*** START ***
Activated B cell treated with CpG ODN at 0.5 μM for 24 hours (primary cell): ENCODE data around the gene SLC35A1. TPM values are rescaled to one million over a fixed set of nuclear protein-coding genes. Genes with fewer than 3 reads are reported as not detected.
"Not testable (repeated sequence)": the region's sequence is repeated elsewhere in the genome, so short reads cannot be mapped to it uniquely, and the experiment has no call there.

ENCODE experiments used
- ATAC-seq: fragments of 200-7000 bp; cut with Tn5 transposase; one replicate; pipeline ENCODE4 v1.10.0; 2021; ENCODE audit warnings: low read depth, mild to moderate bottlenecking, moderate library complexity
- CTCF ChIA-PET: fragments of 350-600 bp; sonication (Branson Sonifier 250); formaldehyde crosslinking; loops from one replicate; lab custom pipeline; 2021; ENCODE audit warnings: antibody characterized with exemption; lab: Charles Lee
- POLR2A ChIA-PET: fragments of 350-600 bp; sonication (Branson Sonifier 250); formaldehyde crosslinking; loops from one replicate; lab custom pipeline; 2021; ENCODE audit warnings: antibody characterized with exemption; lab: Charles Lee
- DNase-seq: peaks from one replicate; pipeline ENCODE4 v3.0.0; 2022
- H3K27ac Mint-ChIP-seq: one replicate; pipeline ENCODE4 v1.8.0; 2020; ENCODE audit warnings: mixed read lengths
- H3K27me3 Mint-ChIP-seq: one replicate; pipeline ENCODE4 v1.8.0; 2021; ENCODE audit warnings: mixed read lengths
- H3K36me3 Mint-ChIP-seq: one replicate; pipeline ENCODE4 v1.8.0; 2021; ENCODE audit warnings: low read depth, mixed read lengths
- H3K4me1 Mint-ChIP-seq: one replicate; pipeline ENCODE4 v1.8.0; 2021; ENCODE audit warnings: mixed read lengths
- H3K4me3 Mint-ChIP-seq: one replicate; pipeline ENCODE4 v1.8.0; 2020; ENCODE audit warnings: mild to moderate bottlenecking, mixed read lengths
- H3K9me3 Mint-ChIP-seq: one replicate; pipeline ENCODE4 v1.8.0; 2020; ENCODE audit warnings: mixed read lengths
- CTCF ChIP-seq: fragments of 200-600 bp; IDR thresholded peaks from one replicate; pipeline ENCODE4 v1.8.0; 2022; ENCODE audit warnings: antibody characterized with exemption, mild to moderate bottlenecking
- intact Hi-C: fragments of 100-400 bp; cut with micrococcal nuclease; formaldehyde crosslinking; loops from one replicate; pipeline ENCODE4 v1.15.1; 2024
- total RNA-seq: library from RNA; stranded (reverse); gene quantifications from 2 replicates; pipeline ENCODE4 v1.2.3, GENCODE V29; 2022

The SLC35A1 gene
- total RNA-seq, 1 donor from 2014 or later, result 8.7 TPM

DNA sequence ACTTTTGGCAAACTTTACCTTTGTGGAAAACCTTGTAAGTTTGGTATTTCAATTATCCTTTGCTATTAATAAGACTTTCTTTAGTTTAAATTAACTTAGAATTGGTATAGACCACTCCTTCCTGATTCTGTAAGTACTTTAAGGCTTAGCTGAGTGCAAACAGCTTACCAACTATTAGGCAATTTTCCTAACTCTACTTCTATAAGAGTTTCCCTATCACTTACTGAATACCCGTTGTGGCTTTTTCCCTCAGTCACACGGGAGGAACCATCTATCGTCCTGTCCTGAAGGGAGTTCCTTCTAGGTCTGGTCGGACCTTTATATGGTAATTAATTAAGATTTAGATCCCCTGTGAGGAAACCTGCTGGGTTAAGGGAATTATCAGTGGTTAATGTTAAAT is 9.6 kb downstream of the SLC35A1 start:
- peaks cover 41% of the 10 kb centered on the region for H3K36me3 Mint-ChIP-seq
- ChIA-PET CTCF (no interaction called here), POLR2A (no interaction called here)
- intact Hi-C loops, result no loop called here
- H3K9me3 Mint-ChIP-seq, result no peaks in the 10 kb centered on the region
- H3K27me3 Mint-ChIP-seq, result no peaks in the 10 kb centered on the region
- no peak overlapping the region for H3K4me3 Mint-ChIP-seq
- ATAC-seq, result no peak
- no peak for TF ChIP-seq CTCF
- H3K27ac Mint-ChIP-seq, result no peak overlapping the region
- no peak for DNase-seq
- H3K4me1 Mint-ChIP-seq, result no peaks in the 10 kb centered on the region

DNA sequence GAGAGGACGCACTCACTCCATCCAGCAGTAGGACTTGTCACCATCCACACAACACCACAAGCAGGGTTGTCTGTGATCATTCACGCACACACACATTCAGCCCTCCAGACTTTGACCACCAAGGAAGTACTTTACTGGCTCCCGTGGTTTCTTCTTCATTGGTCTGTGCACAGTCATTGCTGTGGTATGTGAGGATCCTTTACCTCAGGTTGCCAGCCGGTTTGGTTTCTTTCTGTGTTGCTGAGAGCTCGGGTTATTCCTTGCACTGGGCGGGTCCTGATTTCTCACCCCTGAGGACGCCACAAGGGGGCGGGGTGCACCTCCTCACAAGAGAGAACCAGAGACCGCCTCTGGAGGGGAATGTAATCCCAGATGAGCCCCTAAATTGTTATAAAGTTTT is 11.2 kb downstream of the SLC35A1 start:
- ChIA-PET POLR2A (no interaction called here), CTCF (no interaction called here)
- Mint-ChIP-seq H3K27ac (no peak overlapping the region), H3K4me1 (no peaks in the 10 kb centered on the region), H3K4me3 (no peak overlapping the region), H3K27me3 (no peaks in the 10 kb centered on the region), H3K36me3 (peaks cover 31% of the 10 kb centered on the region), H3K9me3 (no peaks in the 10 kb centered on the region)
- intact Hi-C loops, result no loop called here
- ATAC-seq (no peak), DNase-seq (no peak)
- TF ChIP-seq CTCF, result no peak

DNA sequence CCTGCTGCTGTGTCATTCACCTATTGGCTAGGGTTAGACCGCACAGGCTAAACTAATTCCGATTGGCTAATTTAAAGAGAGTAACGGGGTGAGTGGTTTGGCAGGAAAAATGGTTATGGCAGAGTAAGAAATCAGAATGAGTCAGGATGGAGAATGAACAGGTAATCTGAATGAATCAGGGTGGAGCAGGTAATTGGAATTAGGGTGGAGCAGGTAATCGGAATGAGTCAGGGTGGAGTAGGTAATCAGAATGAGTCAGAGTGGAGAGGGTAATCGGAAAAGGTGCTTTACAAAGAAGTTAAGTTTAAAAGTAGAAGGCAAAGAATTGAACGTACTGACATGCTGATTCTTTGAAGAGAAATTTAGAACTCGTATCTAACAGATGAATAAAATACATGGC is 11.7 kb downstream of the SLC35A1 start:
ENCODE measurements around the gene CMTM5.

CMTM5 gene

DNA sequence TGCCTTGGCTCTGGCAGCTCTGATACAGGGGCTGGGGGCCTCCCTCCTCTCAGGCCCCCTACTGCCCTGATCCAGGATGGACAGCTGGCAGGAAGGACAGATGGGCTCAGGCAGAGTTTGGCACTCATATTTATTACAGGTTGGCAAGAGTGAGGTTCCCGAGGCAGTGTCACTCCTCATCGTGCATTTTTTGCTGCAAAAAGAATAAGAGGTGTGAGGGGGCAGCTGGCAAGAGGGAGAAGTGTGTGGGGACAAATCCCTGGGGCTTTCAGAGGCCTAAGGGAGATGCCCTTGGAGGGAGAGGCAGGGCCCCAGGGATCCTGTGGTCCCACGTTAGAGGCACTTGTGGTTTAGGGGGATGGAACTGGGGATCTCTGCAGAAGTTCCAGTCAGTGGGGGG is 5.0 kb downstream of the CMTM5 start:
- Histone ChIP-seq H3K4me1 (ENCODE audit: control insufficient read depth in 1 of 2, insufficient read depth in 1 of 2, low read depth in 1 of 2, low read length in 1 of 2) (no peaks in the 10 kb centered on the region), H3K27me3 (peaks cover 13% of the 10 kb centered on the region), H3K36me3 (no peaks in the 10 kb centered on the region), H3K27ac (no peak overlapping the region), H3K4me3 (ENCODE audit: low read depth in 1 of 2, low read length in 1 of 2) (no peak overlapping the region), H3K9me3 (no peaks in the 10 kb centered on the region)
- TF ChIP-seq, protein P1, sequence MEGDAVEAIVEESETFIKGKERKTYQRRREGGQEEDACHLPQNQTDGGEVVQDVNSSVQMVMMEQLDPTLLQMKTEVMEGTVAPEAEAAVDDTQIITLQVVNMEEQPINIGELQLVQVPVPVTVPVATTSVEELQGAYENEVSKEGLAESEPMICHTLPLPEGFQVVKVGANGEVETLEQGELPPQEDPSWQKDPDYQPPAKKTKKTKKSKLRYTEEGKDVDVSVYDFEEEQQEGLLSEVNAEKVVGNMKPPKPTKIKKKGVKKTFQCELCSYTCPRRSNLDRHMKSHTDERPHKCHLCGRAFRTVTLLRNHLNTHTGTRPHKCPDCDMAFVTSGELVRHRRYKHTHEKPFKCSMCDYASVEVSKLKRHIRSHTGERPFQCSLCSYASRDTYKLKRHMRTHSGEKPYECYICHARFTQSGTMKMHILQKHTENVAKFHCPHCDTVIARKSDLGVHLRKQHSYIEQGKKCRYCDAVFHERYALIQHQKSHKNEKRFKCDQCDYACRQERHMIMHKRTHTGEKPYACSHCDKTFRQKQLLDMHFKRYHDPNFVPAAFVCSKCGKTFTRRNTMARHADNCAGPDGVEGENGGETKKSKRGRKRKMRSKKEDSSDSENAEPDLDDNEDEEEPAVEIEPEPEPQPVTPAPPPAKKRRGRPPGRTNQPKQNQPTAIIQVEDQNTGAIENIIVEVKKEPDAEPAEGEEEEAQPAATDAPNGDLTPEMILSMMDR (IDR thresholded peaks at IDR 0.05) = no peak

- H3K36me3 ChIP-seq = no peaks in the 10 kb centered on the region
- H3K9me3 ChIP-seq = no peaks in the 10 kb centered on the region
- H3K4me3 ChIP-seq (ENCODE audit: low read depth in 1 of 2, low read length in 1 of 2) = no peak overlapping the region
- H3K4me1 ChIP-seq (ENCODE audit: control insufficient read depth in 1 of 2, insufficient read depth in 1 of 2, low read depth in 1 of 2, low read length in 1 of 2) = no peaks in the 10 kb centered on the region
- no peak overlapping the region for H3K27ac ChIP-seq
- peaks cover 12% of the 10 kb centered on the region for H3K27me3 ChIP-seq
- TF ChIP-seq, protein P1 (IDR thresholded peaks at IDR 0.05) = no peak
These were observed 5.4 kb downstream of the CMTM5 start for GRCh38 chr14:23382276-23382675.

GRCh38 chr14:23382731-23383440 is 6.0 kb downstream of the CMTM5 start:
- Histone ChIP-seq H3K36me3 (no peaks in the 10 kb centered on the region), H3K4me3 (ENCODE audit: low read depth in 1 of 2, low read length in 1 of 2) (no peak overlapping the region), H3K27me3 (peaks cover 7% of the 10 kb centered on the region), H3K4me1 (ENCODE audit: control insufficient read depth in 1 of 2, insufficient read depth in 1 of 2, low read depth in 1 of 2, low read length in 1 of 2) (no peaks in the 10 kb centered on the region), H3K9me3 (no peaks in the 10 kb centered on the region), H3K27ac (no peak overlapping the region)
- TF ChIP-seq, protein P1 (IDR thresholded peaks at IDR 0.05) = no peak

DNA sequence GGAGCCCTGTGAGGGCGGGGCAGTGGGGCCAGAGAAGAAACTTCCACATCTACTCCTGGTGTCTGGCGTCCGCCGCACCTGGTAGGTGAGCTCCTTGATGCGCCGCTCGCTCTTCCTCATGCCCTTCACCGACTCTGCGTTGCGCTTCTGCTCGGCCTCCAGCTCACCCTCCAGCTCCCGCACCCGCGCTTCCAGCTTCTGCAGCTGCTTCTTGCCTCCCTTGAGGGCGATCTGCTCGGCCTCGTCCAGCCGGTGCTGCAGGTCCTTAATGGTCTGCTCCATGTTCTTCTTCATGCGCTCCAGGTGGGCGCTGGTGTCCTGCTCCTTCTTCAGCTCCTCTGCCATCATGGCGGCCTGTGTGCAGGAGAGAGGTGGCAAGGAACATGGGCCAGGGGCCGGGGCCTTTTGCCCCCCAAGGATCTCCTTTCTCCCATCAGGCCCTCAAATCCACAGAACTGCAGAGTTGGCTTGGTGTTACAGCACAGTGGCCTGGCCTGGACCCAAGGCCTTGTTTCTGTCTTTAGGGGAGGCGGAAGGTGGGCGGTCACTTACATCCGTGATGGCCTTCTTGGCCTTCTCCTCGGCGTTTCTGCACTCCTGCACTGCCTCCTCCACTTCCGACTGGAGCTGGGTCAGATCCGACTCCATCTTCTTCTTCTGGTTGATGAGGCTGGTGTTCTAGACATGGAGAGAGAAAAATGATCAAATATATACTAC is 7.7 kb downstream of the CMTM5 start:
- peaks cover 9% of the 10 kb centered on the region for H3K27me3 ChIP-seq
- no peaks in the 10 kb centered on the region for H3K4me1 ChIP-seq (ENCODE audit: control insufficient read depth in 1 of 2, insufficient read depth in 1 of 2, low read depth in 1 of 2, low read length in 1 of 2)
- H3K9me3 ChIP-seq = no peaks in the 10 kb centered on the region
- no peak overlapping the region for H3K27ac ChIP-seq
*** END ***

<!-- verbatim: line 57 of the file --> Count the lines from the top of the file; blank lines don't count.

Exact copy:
- H3K9me3 ChIP-seq = no peaks in the 10 kb centered on the region